Amazing Spider-Man #545


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Amazing Spider-Man #545


  • Words: J. Michael Straczynski
  • Art: Joe Quesada
  • Inks: Danny Miki and Joe Quesada
  • Colors: Richard Isanove and Dean White
  • Story Title: One More Day - Part 4
  • Publisher: Marvel Comics
  • Price: $3.99
  • Release Date: Dec 28, 2007

Warning: Spoilers Ahead!

Reading Amazing Spider-Man #545 is the equivalent of watching a loved one dig up a treasured toy from childhood and urinate all over it. Then set it on fire. Then shoot the ashes into outer space. Where it explodes.

Let’s get what little good there is here out of the way: Joe Quesada’s pencils shine. Despite the spotty artwork in previous issues, the finale looks superb. But going back on my metaphor, this is a lot like watching a supermodel ransack your childhood. It may be pretty but you still don’t want to watch.

Anyone with a pulse knows how this story ends so I’m not going to beat around the bush. The issue opens with Peter and MJ considering Mephisto’s deal from the previous issue, namely the dissolution of the marriage for the life of Aunt May. Of course MJ doesn’t want to do it, but then Peter whines that “killing” May will “break him in two.” You know, ‘cuz that makes perfect sense considering he’s pretty much directly responsible for the death of his beloved Uncle, ex-girlfriend, best friend and countless others and is still firmly intact.

MJ doesn’t want to put this burden on Peter and makes the decision for him with a few caveats. She erases Peter’s identity from public knowledge and makes a few requests that are hidden not only from Spidey, but the reader as well. The page goes black and Peter wakes up in Aunt May’s house happy as a clam. Oh, for the record, Peter and MJ don’t even get one more day; they get about fifteen minutes to make up their mind.

If you have any shred of intelligence, this storyline should offend you. I’ve seen better episodes of the 90s’ Spider-Man cartoon. In fact, I’ve seen better episodes of the painfully over-the-top 70s’ Spider-Man and his Amazing Friends. Actually, I’m going to go out on a limb and say the Japanese Spider-Man television show, you know, the one where Spidey drives a motorcycle and summons giant Spider robots, has more adult plotlines than this. This is a deus ex machina of the absolute worst kind. And just in case you’re still holding out on thinking that Quesada didn’t force this story, writer J.M Straczynski recently announced that he originally requested that his name be removed from parts three and four of One More Day, basically all the issues with Mephisto.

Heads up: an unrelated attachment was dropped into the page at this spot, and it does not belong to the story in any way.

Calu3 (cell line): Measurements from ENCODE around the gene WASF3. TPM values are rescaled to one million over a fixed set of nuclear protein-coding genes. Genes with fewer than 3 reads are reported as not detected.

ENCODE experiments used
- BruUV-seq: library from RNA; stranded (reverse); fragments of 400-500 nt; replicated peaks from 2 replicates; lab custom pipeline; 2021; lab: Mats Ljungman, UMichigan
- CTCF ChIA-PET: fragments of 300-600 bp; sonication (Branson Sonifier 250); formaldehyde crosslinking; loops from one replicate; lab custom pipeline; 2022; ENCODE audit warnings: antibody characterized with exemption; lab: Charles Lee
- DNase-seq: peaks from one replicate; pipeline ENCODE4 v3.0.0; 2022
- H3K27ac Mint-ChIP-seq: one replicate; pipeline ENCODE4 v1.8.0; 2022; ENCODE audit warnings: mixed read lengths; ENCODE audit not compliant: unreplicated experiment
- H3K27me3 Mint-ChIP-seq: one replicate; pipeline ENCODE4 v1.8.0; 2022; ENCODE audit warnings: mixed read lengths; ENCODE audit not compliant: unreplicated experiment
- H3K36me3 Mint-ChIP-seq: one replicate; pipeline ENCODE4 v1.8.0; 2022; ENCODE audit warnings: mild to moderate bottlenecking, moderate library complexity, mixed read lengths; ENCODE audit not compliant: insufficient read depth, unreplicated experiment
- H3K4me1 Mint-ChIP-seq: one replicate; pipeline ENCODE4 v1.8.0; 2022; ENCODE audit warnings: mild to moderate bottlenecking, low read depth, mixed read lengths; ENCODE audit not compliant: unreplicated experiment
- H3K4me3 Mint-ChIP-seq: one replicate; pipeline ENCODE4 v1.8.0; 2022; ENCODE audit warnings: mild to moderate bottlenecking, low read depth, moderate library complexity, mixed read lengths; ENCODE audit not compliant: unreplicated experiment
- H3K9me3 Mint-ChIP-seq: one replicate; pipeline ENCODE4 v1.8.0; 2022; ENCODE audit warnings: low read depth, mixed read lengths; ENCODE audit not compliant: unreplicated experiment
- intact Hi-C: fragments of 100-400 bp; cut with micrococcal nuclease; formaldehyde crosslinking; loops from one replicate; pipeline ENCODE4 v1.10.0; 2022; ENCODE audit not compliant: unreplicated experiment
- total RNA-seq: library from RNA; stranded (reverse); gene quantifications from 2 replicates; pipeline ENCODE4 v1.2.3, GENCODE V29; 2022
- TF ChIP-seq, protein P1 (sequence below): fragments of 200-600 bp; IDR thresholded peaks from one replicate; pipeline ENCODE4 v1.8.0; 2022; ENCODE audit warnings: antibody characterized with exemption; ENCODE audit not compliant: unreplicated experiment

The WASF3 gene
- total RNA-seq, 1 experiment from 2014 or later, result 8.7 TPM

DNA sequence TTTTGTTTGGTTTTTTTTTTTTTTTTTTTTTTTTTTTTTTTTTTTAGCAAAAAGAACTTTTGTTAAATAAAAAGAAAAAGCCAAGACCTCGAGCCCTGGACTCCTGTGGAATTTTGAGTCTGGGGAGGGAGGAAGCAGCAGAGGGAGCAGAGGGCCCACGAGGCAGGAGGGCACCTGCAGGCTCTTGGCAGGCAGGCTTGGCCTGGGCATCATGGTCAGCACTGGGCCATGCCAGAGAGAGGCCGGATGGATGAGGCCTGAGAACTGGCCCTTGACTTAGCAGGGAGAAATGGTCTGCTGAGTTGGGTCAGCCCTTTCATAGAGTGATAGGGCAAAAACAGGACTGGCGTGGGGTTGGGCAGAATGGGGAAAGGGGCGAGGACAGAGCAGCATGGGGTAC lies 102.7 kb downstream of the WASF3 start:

So that brings us to the surprising final third of the issue in which we’re treated to a preview of Brand New Day. With a star studded lineup of writers and artists, I’m pretty excited for the now thrice-weekly Amazing, but in all honesty, if the first three weeks consist of Peter taking a crap it’ll be an improvement over this travesty.

So, once the deal is finished, Peter wakes up and hugs Aunt May. He’s running late for a party and grabs some sort of circle that appears to be ham out of a frying pan. Hilarity ensues. I’m not sure what tone JMS was going for here but I for one was particularly disturbed. The juxtaposition of this slapstick with the termination of the marriage just seemed in poor taste. Maybe this little side story would have worked better as the opener to Brand New Day instead of the capstone to One More Day. And isn’t Pete close to thirty now? Why is he living with Aunt May? And why does she still cook him breakfast? I felt like I was reading a poor man’s Ultimate Spider-Man except in this version Peter’s all grown up and a bit of a deadbeat.

So Peter runs off to Flash Thompson’s swanky apartment and on the way literally sings Feeling Groovy. The party itself is filled with people dressed as if it’s the 70s, and I’m suddenly very confused as to when this is even supposed to take place. And then, out of nowhere, Harry Osborn shows up, apparently back from a trip to Europe. What!? This resurrection is especially ironic considering the events of this week’s Death of a Goblin arc over in Ultimate Spidey.

More importantly, this is a massive shift in continuity. Was Harry ever the Green Goblin? Did he ever hire those Life Model Decoys of Pete’s parents to mess with him back in the 90s? Maximum Carnage started with Harry’s funereal. Did that still happen? Does Norman Osborn, director of the Thunderbolts, know that his son’s alive or was his death simply erased from the timeline? Well I sure as heck don’t know because JMS never tells us. But what he does give us is Harry introducing Peter to two sexy ladies.

Do you remember the Simpson’s Spinoff Showcase Spectacular? The segment where Principal Skinner and Chief Wiggum move to New Orleans and Lisa sarcastically tells them, “I can't wait to hear about all the exciting, sexy adventures you're sure to have against this colorful backdrop.” Well this ending’s a lot like that. Except without any of the humor, charm, or class.

So, after being punched in the groin for twenty-odd pages, Marvel has the audacity to republish the marriage issue. Thanks! I’ll be sure to read that. You know what? Marvel should have just scrapped these four issues and reprinted various Clone Saga one shots such as the issue where Ben Reilly fights a gang of evil toys that resemble Godzilla and Darth Vader.

I’m still really pumped for Brand New Day, but my job here isn’t to review the direction of the franchise. The ends don’t necessarily justify the means. My job is to review this individual issue and in all honesty, it’s one of the worst I’ve ever read. I’d wholeheartedly recommend it to anyone looking for a lobotomy on the cheap. 

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